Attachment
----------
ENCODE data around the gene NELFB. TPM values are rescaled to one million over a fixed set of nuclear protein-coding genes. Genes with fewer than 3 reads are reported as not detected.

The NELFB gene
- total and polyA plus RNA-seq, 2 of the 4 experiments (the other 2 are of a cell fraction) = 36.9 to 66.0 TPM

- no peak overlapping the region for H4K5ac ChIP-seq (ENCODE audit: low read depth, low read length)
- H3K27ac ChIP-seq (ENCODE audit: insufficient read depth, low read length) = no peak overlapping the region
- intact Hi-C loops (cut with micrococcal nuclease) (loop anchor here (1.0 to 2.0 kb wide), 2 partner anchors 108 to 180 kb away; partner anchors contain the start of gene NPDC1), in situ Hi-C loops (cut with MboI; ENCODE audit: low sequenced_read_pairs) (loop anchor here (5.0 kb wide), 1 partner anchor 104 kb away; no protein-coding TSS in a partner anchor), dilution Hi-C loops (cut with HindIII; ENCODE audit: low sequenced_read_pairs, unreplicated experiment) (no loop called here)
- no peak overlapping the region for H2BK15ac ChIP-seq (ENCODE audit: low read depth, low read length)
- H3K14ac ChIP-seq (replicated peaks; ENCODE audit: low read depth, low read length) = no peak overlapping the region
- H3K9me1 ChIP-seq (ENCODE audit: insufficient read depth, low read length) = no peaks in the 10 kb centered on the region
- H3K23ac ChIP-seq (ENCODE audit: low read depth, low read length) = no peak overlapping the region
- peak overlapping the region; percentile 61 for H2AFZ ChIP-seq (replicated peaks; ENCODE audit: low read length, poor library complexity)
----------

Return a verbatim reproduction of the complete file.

ENCODE data around the gene NELFB. TPM values are rescaled to one million over a fixed set of nuclear protein-coding genes. Genes with fewer than 3 reads are reported as not detected.

The NELFB gene
- total and polyA plus RNA-seq, 2 of the 4 experiments (the other 2 are of a cell fraction) = 36.9 to 66.0 TPM

- no peak overlapping the region for H4K5ac ChIP-seq (ENCODE audit: low read depth, low read length)
- H3K27ac ChIP-seq (ENCODE audit: insufficient read depth, low read length) = no peak overlapping the region
- intact Hi-C loops (cut with micrococcal nuclease) (loop anchor here (1.0 to 2.0 kb wide), 2 partner anchors 108 to 180 kb away; partner anchors contain the start of gene NPDC1), in situ Hi-C loops (cut with MboI; ENCODE audit: low sequenced_read_pairs) (loop anchor here (5.0 kb wide), 1 partner anchor 104 kb away; no protein-coding TSS in a partner anchor), dilution Hi-C loops (cut with HindIII; ENCODE audit: low sequenced_read_pairs, unreplicated experiment) (no loop called here)
- no peak overlapping the region for H2BK15ac ChIP-seq (ENCODE audit: low read depth, low read length)
- H3K14ac ChIP-seq (replicated peaks; ENCODE audit: low read depth, low read length) = no peak overlapping the region
- H3K9me1 ChIP-seq (ENCODE audit: insufficient read depth, low read length) = no peaks in the 10 kb centered on the region
- H3K23ac ChIP-seq (ENCODE audit: low read depth, low read length) = no peak overlapping the region
- peak overlapping the region; percentile 61 for H2AFZ ChIP-seq (replicated peaks; ENCODE audit: low read length, poor library complexity)